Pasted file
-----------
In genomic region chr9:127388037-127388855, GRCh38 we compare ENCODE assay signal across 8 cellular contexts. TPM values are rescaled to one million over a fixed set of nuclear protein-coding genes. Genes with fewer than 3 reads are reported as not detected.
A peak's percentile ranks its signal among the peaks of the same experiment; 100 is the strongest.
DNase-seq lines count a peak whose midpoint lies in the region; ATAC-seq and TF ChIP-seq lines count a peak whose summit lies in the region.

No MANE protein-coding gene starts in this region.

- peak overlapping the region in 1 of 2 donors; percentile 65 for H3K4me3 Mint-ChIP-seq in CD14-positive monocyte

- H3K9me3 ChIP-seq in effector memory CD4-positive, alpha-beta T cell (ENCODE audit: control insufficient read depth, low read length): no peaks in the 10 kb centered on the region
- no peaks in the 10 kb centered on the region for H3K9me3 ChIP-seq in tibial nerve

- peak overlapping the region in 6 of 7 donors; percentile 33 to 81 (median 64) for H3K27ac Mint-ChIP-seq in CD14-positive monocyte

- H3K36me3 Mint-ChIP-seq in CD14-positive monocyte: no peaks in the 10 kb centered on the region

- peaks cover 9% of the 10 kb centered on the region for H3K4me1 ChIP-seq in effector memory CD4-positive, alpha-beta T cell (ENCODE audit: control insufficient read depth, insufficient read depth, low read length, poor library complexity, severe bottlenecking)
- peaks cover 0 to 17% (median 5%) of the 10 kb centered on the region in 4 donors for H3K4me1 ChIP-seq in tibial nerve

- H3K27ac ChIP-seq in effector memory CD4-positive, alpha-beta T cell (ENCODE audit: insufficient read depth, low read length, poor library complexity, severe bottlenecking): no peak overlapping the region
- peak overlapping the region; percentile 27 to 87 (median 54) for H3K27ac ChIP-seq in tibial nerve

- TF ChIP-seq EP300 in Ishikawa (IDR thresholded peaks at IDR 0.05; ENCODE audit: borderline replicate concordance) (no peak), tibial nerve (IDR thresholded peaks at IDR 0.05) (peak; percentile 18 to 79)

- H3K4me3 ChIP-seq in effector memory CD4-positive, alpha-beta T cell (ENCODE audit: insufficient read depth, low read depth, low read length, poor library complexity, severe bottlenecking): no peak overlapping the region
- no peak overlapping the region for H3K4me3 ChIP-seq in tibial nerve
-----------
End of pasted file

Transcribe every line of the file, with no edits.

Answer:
In genomic region chr9:127388037-127388855, GRCh38 we compare ENCODE assay signal across 8 cellular contexts. TPM values are rescaled to one million over a fixed set of nuclear protein-coding genes. Genes with fewer than 3 reads are reported as not detected.
A peak's percentile ranks its signal among the peaks of the same experiment; 100 is the strongest.
DNase-seq lines count a peak whose midpoint lies in the region; ATAC-seq and TF ChIP-seq lines count a peak whose summit lies in the region.

No MANE protein-coding gene starts in this region.

- peak overlapping the region in 1 of 2 donors; percentile 65 for H3K4me3 Mint-ChIP-seq in CD14-positive monocyte

- H3K9me3 ChIP-seq in effector memory CD4-positive, alpha-beta T cell (ENCODE audit: control insufficient read depth, low read length): no peaks in the 10 kb centered on the region
- no peaks in the 10 kb centered on the region for H3K9me3 ChIP-seq in tibial nerve

- peak overlapping the region in 6 of 7 donors; percentile 33 to 81 (median 64) for H3K27ac Mint-ChIP-seq in CD14-positive monocyte

- H3K36me3 Mint-ChIP-seq in CD14-positive monocyte: no peaks in the 10 kb centered on the region

- peaks cover 9% of the 10 kb centered on the region for H3K4me1 ChIP-seq in effector memory CD4-positive, alpha-beta T cell (ENCODE audit: control insufficient read depth, insufficient read depth, low read length, poor library complexity, severe bottlenecking)
- peaks cover 0 to 17% (median 5%) of the 10 kb centered on the region in 4 donors for H3K4me1 ChIP-seq in tibial nerve

- H3K27ac ChIP-seq in effector memory CD4-positive, alpha-beta T cell (ENCODE audit: insufficient read depth, low read length, poor library complexity, severe bottlenecking): no peak overlapping the region
- peak overlapping the region; percentile 27 to 87 (median 54) for H3K27ac ChIP-seq in tibial nerve

- TF ChIP-seq EP300 in Ishikawa (IDR thresholded peaks at IDR 0.05; ENCODE audit: borderline replicate concordance) (no peak), tibial nerve (IDR thresholded peaks at IDR 0.05) (peak; percentile 18 to 79)

- H3K4me3 ChIP-seq in effector memory CD4-positive, alpha-beta T cell (ENCODE audit: insufficient read depth, low read depth, low read length, poor library complexity, severe bottlenecking): no peak overlapping the region
- no peak overlapping the region for H3K4me3 ChIP-seq in tibial nerve